Where is home?

“…Where paths that have an affinity for each other intersect,
the whole world looks like home, for a time.”
Hermann Hesse


Every couple of months I fly back to Romania to spend time with my family and  help my daughter understand my culture. The moment we land I switch to Romanian and I start telling her about my roots. “Mommy was born here, this is Romania and here  your grandparents live and your favorite person so far, your cousin L. This is my country. It used to be my home”. The word “home” stirs mixed emotions inside myself and she feels my hesitation. It is unfortunately difficult for me to explain to her, in the simplest words, that I don’t know anymore where home is.

I feel at home in Romania, because it feels familiar. There I have my roots, my ancestors, my family, my mother tongue, my churches, my first love, my first failures, fears, lessons about life. Romania, in my heart, is a fairyland, with dualistic forces permanently fighting for surviving. I miss it all the time, but I also feel as an outsider when I’m there. I have always felt this way. Unsettled. I haven’t, however, left Romania in search for a better  life, but for the love of facing the unknown.

I do feel at home in Israel as well, but it’s the country of my partner.  I’m a “guest” there, a welcomed one. I’m the Christian who sits quietly at the Seder, the one that reads the English Haggadah. From the very beginning Israel felt like an adoptive family. It took me time to find familiarity, common points, but my husband has always been there for me, to guide my steps, to make me feel integrated. Not only him, but also his family, his friends, his neighbors, his tribe. In a way, in Israel I’ve learned to find intimacy within a culture that was not mine, but it became a part of me.

In Netherlands I feel at home the most because here we built a nest for our small family, a shelter for our interfaith relationship. Because here I found love and I gave birth to my daughter. Here I have my bike and nobody freaks out when I’m telling them that I have no interest in driving a car. In a way, a home and a community took shape here for us, while we were busy loving each other, or loving our daughter.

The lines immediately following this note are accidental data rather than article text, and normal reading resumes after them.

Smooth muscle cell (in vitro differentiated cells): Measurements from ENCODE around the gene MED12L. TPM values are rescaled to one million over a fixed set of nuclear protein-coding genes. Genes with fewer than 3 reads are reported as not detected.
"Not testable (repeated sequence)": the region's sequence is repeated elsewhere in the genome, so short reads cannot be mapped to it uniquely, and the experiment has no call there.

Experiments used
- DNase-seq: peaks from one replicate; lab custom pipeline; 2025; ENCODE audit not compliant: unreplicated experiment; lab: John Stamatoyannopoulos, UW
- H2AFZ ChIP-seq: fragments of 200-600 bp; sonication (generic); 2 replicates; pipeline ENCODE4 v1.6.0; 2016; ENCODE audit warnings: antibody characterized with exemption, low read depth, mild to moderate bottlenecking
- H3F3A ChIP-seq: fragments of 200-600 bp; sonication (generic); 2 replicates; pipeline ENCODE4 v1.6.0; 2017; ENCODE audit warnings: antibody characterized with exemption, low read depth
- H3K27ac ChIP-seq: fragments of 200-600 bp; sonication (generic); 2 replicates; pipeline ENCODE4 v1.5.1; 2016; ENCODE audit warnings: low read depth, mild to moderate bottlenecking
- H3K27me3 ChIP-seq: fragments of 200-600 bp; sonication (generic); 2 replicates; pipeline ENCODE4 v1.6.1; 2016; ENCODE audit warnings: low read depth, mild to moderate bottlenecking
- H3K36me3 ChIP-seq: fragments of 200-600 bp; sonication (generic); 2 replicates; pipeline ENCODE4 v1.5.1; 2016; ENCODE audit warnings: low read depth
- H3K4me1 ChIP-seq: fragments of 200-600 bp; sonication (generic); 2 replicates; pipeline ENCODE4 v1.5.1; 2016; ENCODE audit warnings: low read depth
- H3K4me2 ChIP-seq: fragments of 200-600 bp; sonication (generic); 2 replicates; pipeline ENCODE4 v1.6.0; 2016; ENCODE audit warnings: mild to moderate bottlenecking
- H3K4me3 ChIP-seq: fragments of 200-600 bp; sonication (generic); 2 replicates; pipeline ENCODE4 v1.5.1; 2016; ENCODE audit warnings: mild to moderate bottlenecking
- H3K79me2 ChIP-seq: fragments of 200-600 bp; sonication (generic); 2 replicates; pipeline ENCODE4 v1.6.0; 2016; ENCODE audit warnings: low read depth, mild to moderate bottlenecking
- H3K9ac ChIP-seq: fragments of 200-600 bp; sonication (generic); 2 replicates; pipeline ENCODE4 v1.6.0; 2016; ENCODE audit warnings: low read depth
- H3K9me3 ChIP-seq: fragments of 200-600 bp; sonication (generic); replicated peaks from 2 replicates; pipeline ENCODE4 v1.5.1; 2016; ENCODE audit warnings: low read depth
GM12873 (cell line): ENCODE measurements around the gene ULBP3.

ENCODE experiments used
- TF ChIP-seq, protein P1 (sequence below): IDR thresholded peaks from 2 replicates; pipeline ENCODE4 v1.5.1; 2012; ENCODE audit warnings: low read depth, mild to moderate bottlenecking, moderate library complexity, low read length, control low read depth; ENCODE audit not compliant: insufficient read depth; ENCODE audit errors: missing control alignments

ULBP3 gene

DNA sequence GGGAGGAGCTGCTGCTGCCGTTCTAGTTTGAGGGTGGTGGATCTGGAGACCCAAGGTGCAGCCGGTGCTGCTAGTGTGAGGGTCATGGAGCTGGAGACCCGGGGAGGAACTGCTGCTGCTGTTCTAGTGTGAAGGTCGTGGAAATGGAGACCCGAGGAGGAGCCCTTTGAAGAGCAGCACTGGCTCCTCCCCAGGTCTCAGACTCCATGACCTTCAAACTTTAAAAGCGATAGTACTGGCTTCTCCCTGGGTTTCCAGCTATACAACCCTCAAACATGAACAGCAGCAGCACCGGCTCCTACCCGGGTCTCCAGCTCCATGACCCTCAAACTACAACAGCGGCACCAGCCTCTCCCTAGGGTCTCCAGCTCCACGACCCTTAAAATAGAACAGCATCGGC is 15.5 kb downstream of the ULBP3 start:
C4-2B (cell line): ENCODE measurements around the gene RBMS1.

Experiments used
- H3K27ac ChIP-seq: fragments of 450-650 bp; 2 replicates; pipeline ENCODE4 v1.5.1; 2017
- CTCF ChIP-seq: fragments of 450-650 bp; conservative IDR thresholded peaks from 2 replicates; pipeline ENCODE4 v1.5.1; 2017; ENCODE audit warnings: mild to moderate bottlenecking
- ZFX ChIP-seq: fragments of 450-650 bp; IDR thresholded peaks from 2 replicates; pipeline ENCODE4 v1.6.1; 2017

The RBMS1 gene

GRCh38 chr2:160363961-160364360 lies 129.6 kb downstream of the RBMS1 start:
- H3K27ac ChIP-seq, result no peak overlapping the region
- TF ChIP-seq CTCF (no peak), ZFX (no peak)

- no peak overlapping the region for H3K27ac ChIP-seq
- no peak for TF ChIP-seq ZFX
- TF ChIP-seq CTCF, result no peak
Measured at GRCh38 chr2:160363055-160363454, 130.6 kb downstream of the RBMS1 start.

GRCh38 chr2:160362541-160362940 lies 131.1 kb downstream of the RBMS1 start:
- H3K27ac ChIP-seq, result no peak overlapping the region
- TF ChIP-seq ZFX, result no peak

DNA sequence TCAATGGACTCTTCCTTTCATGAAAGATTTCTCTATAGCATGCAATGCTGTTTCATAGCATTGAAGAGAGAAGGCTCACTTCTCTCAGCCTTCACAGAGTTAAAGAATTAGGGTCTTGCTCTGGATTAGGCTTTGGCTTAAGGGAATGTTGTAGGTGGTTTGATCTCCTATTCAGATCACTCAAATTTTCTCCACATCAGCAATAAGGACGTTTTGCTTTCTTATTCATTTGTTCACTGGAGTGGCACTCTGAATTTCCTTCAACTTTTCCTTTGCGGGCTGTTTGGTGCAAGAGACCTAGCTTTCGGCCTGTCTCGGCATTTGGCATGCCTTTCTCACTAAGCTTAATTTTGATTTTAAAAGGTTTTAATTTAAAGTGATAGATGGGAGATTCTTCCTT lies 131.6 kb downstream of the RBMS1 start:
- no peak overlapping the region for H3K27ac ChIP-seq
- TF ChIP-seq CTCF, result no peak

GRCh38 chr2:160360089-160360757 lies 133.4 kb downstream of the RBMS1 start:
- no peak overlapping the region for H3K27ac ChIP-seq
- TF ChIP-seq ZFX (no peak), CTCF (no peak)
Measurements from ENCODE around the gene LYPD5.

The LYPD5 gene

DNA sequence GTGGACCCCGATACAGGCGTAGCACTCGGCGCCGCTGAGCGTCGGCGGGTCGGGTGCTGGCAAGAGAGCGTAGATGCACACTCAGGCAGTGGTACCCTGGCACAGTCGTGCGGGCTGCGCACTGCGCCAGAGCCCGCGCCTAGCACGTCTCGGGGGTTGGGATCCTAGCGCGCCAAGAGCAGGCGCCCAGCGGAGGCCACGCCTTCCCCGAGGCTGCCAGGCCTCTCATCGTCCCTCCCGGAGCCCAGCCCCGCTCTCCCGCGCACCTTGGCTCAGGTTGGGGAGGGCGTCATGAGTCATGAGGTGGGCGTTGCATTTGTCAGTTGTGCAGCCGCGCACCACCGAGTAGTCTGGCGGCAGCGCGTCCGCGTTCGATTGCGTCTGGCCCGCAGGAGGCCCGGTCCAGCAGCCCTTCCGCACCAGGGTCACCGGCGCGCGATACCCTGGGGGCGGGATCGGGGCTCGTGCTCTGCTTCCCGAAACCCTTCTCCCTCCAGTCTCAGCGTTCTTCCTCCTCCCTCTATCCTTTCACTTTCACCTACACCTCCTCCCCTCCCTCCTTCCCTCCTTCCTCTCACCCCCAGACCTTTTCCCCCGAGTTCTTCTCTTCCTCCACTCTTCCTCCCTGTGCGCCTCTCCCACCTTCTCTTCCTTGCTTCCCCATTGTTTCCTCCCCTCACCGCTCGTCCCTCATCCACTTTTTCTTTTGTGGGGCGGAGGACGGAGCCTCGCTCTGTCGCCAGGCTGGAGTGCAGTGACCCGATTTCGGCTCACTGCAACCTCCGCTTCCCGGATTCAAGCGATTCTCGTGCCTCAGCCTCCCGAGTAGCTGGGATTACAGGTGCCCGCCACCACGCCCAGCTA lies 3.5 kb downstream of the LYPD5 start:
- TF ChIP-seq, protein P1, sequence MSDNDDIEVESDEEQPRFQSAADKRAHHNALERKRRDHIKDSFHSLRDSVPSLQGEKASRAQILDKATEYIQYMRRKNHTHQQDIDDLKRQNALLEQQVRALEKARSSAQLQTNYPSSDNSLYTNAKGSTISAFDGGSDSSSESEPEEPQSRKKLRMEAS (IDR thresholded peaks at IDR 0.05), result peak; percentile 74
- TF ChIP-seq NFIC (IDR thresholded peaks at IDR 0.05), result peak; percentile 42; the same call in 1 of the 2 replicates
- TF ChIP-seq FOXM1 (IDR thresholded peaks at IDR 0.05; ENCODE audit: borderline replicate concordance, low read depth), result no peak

To a certain extent I felt at home in every single country I’ve studied or worked, even when I had to travel so often that it felt like I was living out of a suitcase. Maybe the soul of a nomad hides inside of me and because of it I learned to feel at home in my own presence and in the presence of people I love and not inside particular buildings, or borders. Today I feel at home where my mind is at ease, where I can sleep through the night, where I love life and I accept it as it comes.

I can’t however help but wonder where would my daughter feel at home? Would she need a specific country, culture, or language to feel welcomed? Would she maybe choose my motherland? Or that of her father’s? Would she have to travel this Planet to find what home is? Maybe she would… I just hope that by then people would be kinder and  a bit more compassionate.

Photo Credits: DAniel Grecu Photography.

DAniel Grecu is born in my home town,  Giurgiu (Romania) and he is one of my favorite Romanian photographers. To find out more about his spectacular work, check him up on Instagram.

7 Replies to “Where is home?”

  1. This is my country. It used to be my home.
    Like a solar plexus punch – that’s how strong those two little sentences felt! I imagine how it must feel to you. But, luckily, Sarah will not know, for her home will be this very world, all of it.

  2. I feel same although after having a child and seeing how important for my baby girl to have more family around her makes me reconsider home ha ha home is where your heart is and my home is my child now

  3. I can easily identify with it. A lot of my friends & family in my home country don’t understand my “love to facing the unknown” since they experience rather the opposite. This makes me feel sad sometimes. That’s why realising that I am not the only one, the “outsider”, but that there are more people with my mindset in this world, is a big relief for me. Thank you for sharing your experience.
    Regarding Sarah – I am sure she will (or is already) feeling home in multiple countries and multiple languages & cultures. It will be easy for her to understand the variety in this world. I can imagine that one day she would like to discover her roots more in detail, but inside her she will be a “world traveller”. I believe, as a child of multicultural parents in a different country, it will be very natural for her to live open-minded and embrace the beauty of travelling and discovering the unknown.

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